I mean, arguing is something I'm fine with, but like the actual, like, directed, like, we're, it's just, it doesn't even make sense. If people are just yelling to yell, that's no good. I have like a one situation where like, I got really mad, or call. And I like, like, slant, like, I picked up my keyboard and I just slammed it down, and like, broke the little like feet thingies off of it. And I'm like, Okay, well, that violence in the workplace is never accepted. Like, I came back an hour later, like, Okay, I'm sorry, everybody for doing that. Like, like, I actually still have that keyboard. Like, that was eight years ago. And I taped it back up, and I still use that keyboard as a reminder, don't slam stuff in the office. Like, that's just not okay. Like, there's some lines that you know, I my boss likes to joke, everyone so well, he tells people you know, we broke Tom once. Because he was it was like three in the morning on the day, something was supposed to launch and it just completely collapsed. And nobody else was online. And you can just see his frantic messages in slack getting more and more until he was like, I'm done. And, you know, I felt safe enough to go, I just give up. I'm gonna go to sleep for eight hours. And whatever happens over that next eight hours, I leave it to the rest of you to deal with so like, it's, it's sort of you have to know, I may not have known my break point then. But like, I know now what my limits are. And I I'm do a good job of staying within that. And understanding that about yourself is important. But when you start to understand yourself, you can say, Okay, I'm seeing where this person on my team has a limit that they don't even recognize and I'm like, you need to go home. Well, I know you are home, you need to turn off your computer, or I'm going to send it a message to change your password without telling you so like, so you can't log in until it's Till I say it's okay. It's, it's, as a manager team lead, you sort of become a little bit of a psychological safety net for the people that are around you. And it's a, it's a different skill. But I like doing it, I like helping the people that I work with and hope that I'm doing a good job.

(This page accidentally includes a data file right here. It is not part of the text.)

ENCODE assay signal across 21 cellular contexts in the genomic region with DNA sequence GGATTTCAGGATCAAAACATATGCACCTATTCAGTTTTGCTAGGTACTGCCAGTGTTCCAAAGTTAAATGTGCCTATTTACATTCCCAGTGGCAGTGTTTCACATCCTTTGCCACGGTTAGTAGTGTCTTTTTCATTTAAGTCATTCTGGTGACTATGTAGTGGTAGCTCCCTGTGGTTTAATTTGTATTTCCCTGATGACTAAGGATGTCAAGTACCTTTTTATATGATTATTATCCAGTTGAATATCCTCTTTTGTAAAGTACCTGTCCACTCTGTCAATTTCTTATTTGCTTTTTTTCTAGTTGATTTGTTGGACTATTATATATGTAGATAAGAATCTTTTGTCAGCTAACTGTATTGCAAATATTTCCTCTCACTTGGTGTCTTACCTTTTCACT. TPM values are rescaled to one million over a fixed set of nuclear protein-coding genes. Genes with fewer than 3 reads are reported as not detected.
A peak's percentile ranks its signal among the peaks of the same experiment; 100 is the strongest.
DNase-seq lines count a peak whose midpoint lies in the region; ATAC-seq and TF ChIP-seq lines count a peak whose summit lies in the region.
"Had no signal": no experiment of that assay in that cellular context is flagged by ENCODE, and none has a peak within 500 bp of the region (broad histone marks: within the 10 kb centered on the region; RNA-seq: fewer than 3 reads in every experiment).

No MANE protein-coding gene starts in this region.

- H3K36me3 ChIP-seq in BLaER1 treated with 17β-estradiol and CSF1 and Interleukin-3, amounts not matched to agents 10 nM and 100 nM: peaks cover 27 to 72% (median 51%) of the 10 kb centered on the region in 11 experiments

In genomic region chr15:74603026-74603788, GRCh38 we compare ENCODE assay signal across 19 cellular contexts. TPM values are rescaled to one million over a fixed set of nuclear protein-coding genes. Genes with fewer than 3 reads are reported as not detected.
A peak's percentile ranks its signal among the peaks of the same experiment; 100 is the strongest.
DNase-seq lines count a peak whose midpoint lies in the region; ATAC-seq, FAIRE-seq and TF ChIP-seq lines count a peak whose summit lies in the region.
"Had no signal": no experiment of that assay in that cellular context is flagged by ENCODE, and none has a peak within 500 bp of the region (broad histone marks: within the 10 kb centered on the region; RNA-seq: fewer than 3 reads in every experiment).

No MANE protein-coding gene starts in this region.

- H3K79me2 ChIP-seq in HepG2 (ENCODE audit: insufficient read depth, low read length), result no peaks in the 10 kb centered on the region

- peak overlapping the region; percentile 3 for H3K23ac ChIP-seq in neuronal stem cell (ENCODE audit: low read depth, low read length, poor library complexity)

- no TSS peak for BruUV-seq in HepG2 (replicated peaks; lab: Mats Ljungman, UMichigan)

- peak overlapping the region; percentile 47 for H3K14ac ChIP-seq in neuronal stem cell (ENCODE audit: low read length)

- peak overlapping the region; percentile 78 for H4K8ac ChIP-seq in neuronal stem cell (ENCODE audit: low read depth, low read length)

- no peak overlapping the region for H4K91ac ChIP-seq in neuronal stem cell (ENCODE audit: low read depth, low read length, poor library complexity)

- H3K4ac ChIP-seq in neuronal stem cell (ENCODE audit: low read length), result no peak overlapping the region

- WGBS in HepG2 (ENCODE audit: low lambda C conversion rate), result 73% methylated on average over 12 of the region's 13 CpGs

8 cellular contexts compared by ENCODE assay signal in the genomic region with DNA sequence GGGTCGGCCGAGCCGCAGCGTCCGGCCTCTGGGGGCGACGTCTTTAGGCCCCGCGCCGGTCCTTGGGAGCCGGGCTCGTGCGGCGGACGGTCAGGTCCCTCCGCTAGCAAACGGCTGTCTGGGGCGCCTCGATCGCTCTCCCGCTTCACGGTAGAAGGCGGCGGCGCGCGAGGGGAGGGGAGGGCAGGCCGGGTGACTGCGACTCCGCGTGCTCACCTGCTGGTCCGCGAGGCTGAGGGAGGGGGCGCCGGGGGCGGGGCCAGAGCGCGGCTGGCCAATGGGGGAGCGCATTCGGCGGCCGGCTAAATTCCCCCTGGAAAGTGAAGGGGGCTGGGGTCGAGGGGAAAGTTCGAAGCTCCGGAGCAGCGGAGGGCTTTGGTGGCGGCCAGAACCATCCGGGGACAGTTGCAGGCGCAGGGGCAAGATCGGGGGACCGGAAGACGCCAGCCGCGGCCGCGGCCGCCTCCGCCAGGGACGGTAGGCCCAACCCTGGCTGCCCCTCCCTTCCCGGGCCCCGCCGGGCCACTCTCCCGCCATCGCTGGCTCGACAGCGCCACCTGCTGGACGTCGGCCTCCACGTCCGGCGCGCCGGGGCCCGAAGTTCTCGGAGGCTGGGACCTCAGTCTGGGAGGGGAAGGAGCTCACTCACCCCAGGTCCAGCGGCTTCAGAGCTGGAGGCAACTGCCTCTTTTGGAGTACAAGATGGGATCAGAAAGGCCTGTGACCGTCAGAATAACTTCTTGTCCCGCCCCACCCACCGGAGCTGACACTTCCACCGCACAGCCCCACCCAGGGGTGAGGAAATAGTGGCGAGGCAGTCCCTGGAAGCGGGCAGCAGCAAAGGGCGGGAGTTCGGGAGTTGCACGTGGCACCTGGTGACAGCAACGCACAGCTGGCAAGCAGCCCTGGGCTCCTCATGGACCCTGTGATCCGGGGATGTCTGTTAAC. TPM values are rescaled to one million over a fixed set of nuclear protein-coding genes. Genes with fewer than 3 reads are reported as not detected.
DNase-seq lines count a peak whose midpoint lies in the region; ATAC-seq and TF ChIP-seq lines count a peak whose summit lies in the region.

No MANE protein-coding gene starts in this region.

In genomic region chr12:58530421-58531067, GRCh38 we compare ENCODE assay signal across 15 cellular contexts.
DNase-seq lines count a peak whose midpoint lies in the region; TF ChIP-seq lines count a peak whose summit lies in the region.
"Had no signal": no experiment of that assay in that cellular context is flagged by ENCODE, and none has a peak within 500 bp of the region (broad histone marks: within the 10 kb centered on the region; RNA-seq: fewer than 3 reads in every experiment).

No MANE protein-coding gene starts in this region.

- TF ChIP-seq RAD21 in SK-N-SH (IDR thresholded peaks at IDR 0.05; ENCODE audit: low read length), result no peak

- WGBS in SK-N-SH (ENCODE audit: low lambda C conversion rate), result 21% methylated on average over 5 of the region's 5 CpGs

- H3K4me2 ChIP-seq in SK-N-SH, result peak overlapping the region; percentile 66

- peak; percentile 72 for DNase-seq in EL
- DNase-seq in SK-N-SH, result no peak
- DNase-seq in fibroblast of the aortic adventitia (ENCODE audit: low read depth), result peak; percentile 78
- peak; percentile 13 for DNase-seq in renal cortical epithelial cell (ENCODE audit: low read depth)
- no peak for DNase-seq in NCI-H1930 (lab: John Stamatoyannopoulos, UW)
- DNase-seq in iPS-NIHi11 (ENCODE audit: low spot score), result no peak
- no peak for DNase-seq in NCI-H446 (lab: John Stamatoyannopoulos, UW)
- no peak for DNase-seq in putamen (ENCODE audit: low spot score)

I think too knowing the people and having that relationship also can determine how you're communicating with them, right, and understanding what their limits are. Because sometimes, I always like to think about this, even in terms of what a good trainer is, right? Because a good trainer knows how to motivate each person there, because they have some type of relationship. So sometimes you might need them to say like, okay, you need to stop, it's time to do something else. Or sometimes you give gentle encouragement. And then there is times when, when you know, some people need a specific type of encouragement, and maybe that's going to be loud. Or maybe it's going to be a different approach that you take with someone else. But recognizing how to motivate that person. And that it's not a blanket approach for everyone is what's going to create, like a solid culture of respect, and a place where somebody can grow and take risks, like you're talking about.